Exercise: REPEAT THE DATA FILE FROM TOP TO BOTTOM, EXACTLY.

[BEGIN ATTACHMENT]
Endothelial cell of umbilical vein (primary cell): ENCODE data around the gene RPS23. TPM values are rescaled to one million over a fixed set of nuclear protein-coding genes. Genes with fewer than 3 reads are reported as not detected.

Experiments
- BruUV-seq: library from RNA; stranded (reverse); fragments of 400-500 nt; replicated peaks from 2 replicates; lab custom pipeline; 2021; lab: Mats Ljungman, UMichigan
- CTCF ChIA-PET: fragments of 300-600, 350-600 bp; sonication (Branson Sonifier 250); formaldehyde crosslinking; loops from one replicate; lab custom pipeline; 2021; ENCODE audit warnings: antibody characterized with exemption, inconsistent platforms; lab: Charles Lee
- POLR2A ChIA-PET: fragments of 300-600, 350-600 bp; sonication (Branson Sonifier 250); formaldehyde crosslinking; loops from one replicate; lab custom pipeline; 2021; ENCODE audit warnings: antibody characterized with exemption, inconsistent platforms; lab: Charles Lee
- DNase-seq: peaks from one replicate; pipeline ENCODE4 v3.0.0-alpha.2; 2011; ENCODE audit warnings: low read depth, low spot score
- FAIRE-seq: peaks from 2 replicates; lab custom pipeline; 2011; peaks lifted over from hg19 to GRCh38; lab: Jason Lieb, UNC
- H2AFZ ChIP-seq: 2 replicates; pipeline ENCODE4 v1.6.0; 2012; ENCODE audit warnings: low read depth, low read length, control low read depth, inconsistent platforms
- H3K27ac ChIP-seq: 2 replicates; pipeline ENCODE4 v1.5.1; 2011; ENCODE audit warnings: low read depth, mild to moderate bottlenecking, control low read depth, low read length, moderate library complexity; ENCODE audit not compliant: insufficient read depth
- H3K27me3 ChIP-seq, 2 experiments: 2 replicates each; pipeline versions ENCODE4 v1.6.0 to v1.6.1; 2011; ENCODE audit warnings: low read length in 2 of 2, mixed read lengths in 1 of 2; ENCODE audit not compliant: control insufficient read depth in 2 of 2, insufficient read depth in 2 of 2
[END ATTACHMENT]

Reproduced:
Endothelial cell of umbilical vein (primary cell): ENCODE data around the gene RPS23. TPM values are rescaled to one million over a fixed set of nuclear protein-coding genes. Genes with fewer than 3 reads are reported as not detected.

Experiments
- BruUV-seq: library from RNA; stranded (reverse); fragments of 400-500 nt; replicated peaks from 2 replicates; lab custom pipeline; 2021; lab: Mats Ljungman, UMichigan
- CTCF ChIA-PET: fragments of 300-600, 350-600 bp; sonication (Branson Sonifier 250); formaldehyde crosslinking; loops from one replicate; lab custom pipeline; 2021; ENCODE audit warnings: antibody characterized with exemption, inconsistent platforms; lab: Charles Lee
- POLR2A ChIA-PET: fragments of 300-600, 350-600 bp; sonication (Branson Sonifier 250); formaldehyde crosslinking; loops from one replicate; lab custom pipeline; 2021; ENCODE audit warnings: antibody characterized with exemption, inconsistent platforms; lab: Charles Lee
- DNase-seq: peaks from one replicate; pipeline ENCODE4 v3.0.0-alpha.2; 2011; ENCODE audit warnings: low read depth, low spot score
- FAIRE-seq: peaks from 2 replicates; lab custom pipeline; 2011; peaks lifted over from hg19 to GRCh38; lab: Jason Lieb, UNC
- H2AFZ ChIP-seq: 2 replicates; pipeline ENCODE4 v1.6.0; 2012; ENCODE audit warnings: low read depth, low read length, control low read depth, inconsistent platforms
- H3K27ac ChIP-seq: 2 replicates; pipeline ENCODE4 v1.5.1; 2011; ENCODE audit warnings: low read depth, mild to moderate bottlenecking, control low read depth, low read length, moderate library complexity; ENCODE audit not compliant: insufficient read depth
- H3K27me3 ChIP-seq, 2 experiments: 2 replicates each; pipeline versions ENCODE4 v1.6.0 to v1.6.1; 2011; ENCODE audit warnings: low read length in 2 of 2, mixed read lengths in 1 of 2; ENCODE audit not compliant: control insufficient read depth in 2 of 2, insufficient read depth in 2 of 2